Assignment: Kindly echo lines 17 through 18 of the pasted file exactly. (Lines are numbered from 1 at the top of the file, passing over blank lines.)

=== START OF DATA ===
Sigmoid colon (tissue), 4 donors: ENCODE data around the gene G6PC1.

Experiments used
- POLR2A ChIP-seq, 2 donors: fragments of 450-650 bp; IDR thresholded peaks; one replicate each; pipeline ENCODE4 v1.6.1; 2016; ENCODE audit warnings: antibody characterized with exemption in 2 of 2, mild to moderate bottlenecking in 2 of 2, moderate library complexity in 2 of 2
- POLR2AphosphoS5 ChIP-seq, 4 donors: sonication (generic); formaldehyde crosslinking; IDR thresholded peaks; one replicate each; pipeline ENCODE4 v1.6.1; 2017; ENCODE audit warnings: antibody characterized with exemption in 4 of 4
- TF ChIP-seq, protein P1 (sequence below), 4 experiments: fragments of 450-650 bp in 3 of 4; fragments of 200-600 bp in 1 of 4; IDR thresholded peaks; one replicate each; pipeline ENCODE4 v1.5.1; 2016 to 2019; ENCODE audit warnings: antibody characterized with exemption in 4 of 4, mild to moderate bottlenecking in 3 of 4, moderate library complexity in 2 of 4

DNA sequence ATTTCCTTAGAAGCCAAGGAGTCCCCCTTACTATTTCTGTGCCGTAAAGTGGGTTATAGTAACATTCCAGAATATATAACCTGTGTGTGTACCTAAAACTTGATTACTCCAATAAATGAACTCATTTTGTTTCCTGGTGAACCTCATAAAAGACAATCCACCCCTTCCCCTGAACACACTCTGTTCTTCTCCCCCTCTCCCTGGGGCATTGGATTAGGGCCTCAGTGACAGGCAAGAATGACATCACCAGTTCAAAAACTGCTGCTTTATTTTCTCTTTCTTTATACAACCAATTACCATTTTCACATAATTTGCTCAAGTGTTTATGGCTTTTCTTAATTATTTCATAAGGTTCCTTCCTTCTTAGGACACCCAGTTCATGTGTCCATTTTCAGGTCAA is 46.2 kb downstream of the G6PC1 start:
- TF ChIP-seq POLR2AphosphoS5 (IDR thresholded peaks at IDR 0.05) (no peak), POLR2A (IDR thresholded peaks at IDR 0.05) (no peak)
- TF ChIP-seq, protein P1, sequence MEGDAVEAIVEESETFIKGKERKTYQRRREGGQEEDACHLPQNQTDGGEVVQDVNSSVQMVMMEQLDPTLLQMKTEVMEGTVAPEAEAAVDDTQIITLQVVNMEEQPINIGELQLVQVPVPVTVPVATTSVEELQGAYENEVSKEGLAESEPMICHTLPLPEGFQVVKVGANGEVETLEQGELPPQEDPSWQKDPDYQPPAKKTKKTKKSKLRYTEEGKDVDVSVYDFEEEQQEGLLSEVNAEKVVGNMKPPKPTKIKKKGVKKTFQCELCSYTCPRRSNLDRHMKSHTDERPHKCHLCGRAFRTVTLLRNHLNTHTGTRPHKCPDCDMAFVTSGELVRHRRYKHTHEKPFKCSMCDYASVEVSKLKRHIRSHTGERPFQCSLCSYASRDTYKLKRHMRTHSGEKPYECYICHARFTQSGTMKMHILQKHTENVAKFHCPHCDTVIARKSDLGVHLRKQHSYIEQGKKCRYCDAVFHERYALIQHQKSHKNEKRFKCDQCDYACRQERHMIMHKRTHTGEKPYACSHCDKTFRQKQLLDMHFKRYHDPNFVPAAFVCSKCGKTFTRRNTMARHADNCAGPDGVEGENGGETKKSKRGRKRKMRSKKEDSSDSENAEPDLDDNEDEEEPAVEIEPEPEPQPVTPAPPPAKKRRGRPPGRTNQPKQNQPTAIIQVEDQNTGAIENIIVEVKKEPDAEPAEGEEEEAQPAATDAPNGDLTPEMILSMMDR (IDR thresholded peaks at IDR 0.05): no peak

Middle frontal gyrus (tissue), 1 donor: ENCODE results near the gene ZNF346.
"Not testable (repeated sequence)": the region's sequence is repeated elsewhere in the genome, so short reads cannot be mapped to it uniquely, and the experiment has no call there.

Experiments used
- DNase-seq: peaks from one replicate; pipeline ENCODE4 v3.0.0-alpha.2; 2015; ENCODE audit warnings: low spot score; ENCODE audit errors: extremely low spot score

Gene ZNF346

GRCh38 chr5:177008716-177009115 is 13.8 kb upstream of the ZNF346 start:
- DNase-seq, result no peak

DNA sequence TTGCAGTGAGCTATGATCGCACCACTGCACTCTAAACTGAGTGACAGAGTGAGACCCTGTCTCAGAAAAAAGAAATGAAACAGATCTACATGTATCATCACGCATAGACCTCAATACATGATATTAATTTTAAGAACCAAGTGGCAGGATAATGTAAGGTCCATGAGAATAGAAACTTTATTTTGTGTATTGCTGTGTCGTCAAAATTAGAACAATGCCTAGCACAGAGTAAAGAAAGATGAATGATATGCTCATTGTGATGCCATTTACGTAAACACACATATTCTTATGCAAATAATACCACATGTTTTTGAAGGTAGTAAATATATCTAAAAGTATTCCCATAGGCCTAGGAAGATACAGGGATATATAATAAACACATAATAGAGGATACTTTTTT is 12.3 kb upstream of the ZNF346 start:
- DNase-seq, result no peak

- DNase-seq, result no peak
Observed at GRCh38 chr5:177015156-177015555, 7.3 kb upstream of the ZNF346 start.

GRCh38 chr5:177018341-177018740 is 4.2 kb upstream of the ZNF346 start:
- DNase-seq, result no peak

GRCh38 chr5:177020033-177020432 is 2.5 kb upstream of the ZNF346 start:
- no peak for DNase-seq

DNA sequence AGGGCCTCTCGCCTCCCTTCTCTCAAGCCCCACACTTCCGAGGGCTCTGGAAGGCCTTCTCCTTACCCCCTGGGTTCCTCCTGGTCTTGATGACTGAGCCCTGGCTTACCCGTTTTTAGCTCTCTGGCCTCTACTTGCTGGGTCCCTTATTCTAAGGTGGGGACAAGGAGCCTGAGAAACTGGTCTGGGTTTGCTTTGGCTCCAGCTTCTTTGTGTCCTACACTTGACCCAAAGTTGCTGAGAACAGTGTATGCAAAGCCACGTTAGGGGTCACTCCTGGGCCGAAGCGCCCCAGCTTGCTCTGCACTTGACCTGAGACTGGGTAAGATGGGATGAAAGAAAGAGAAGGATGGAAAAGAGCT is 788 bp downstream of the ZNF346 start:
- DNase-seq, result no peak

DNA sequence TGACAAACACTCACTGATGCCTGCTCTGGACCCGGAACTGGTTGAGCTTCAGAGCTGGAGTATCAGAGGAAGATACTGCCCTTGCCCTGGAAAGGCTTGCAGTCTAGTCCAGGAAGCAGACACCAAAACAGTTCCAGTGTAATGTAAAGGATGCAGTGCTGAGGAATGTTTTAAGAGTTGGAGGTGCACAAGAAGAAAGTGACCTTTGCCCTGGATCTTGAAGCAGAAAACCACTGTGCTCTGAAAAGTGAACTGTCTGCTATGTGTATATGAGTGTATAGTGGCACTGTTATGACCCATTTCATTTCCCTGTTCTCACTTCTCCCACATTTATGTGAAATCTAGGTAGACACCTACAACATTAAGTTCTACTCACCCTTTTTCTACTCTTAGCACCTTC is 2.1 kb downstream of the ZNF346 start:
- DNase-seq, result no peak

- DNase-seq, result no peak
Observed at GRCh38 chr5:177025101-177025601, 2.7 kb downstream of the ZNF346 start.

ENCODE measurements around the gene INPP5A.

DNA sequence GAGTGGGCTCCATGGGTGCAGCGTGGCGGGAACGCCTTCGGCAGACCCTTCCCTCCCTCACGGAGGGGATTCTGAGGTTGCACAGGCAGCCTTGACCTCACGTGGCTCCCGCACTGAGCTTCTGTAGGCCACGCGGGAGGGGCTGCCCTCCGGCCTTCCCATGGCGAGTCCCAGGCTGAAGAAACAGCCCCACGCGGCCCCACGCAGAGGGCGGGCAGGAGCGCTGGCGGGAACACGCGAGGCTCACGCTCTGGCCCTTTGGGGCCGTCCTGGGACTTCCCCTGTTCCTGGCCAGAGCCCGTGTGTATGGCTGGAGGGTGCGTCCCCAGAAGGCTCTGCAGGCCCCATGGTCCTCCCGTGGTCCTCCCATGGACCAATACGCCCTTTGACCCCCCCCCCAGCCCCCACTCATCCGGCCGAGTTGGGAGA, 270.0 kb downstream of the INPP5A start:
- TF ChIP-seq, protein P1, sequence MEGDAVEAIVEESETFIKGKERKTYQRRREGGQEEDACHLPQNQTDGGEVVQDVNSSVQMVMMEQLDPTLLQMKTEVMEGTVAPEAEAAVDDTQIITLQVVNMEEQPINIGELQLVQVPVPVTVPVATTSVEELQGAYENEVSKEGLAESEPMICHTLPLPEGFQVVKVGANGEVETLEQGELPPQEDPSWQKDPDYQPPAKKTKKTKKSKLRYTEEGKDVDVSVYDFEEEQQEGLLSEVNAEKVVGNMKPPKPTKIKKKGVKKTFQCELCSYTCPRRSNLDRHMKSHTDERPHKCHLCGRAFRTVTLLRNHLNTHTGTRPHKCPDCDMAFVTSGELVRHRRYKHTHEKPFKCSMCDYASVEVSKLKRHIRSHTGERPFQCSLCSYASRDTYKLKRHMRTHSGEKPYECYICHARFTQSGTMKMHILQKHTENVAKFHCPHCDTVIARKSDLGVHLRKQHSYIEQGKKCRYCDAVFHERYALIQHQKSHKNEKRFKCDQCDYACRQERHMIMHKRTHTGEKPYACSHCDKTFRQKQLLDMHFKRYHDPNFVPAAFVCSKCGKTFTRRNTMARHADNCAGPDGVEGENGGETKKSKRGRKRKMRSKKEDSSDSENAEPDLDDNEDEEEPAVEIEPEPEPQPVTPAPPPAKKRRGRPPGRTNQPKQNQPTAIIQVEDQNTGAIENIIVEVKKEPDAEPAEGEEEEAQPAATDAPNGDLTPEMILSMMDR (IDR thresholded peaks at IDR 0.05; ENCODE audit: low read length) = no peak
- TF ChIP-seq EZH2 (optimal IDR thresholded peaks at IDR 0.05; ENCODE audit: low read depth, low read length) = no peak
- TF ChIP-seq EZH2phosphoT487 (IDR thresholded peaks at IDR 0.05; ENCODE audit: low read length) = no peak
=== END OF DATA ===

- DNase-seq, result no peak

- DNase-seq, result no peak